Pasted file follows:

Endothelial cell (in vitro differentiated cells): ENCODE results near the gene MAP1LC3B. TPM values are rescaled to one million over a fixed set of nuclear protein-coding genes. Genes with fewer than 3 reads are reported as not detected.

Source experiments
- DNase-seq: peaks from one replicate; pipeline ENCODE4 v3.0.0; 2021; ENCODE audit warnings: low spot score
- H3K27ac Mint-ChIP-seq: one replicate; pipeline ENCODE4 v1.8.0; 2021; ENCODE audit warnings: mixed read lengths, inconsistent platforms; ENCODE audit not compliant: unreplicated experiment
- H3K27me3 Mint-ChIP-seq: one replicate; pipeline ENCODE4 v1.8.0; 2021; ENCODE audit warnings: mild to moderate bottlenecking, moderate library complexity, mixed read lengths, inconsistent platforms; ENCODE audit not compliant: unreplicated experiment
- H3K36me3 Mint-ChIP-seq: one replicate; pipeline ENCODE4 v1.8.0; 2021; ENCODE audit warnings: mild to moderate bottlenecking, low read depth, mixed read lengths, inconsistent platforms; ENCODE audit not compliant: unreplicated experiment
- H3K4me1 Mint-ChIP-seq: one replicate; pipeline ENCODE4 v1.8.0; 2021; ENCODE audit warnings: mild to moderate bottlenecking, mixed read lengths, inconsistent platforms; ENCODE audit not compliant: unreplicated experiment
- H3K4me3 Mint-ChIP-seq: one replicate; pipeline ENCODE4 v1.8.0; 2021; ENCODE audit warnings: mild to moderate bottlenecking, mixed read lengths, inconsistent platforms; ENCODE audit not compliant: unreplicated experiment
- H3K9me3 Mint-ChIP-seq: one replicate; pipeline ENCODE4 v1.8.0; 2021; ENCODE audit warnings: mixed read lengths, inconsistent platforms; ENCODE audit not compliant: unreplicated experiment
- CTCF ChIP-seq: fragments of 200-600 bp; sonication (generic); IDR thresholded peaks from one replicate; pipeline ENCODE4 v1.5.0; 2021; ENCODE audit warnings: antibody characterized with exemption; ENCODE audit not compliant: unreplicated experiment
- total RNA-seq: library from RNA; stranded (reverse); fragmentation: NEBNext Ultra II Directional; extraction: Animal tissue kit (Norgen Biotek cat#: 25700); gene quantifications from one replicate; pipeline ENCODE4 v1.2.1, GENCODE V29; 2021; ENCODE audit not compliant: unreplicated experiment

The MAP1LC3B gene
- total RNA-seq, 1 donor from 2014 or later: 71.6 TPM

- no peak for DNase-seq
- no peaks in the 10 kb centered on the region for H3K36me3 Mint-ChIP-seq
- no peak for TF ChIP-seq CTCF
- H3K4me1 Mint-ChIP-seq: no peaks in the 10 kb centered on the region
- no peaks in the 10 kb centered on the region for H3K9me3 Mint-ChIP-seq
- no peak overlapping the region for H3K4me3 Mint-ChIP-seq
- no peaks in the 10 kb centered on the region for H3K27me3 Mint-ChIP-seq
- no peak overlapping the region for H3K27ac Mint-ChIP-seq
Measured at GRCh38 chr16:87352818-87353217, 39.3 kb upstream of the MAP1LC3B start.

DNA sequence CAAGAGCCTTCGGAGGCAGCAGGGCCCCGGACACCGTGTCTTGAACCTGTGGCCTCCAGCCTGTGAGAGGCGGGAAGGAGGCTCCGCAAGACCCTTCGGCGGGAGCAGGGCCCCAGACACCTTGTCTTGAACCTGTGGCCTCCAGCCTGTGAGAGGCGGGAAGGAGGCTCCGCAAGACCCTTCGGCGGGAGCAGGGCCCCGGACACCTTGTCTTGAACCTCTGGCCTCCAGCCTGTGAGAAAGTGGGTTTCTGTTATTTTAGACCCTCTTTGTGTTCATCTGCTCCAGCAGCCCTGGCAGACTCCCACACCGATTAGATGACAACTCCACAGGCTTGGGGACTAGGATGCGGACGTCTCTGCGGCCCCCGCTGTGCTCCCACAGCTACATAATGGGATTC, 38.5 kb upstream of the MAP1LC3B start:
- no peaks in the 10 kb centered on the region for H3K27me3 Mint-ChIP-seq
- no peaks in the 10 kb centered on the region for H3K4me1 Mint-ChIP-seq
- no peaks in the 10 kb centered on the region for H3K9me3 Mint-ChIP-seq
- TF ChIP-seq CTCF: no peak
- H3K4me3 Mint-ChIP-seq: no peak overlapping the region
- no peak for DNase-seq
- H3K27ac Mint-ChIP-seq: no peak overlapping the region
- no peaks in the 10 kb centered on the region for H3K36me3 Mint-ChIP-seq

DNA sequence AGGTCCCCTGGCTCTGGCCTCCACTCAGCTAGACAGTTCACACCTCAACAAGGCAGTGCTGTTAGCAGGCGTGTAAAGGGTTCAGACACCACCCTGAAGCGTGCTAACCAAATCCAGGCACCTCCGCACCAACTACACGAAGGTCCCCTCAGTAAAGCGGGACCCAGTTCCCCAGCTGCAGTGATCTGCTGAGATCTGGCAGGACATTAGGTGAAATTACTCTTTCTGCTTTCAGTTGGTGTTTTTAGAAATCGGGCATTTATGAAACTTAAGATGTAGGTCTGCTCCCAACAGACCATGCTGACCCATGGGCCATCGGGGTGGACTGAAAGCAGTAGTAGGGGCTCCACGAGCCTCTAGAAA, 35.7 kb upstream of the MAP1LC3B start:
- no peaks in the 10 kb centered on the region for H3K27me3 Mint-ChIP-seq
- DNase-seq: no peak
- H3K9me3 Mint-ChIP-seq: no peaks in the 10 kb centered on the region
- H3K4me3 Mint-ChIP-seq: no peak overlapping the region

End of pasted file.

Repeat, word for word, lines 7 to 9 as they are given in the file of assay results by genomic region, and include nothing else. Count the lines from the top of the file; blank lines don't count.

- H3K4me1 Mint-ChIP-seq: one replicate; pipeline ENCODE4 v1.8.0; 2021; ENCODE audit warnings: mild to moderate bottlenecking, mixed read lengths, inconsistent platforms; ENCODE audit not compliant: unreplicated experiment
- H3K4me3 Mint-ChIP-seq: one replicate; pipeline ENCODE4 v1.8.0; 2021; ENCODE audit warnings: mild to moderate bottlenecking, mixed read lengths, inconsistent platforms; ENCODE audit not compliant: unreplicated experiment
- H3K9me3 Mint-ChIP-seq: one replicate; pipeline ENCODE4 v1.8.0; 2021; ENCODE audit warnings: mixed read lengths, inconsistent platforms; ENCODE audit not compliant: unreplicated experiment